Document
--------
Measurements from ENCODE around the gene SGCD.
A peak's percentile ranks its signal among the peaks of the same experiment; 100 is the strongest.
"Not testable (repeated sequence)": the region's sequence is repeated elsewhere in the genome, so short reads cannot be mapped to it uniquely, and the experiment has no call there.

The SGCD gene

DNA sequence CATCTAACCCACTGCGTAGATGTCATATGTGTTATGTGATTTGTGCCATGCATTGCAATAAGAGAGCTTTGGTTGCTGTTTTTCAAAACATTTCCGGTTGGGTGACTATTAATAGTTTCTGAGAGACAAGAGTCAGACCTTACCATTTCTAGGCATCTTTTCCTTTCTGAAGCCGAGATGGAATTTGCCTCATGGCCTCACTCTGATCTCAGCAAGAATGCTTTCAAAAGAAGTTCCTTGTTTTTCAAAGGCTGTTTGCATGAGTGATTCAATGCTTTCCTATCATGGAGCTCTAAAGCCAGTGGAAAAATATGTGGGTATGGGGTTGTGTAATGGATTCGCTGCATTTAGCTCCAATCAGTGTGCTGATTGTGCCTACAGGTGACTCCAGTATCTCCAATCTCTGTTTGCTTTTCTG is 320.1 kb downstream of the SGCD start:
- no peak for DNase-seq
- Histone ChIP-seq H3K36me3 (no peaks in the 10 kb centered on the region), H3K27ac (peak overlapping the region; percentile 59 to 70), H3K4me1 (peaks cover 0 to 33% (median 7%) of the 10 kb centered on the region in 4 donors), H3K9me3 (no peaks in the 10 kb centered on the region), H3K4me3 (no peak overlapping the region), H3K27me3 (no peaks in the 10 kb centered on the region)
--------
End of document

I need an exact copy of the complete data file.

Measurements from ENCODE around the gene SGCD.
A peak's percentile ranks its signal among the peaks of the same experiment; 100 is the strongest.
"Not testable (repeated sequence)": the region's sequence is repeated elsewhere in the genome, so short reads cannot be mapped to it uniquely, and the experiment has no call there.

The SGCD gene

DNA sequence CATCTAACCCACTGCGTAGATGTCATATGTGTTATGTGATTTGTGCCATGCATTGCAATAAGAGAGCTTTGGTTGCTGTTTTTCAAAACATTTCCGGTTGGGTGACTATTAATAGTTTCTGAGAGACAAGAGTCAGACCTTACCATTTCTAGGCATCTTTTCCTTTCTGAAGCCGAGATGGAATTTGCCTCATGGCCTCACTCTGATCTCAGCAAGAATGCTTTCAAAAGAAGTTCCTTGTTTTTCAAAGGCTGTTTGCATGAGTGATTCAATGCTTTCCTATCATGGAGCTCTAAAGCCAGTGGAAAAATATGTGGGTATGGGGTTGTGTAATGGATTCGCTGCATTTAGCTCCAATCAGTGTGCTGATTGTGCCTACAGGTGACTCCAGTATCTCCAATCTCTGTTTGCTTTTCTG is 320.1 kb downstream of the SGCD start:
- no peak for DNase-seq
- Histone ChIP-seq H3K36me3 (no peaks in the 10 kb centered on the region), H3K27ac (peak overlapping the region; percentile 59 to 70), H3K4me1 (peaks cover 0 to 33% (median 7%) of the 10 kb centered on the region in 4 donors), H3K9me3 (no peaks in the 10 kb centered on the region), H3K4me3 (no peak overlapping the region), H3K27me3 (no peaks in the 10 kb centered on the region)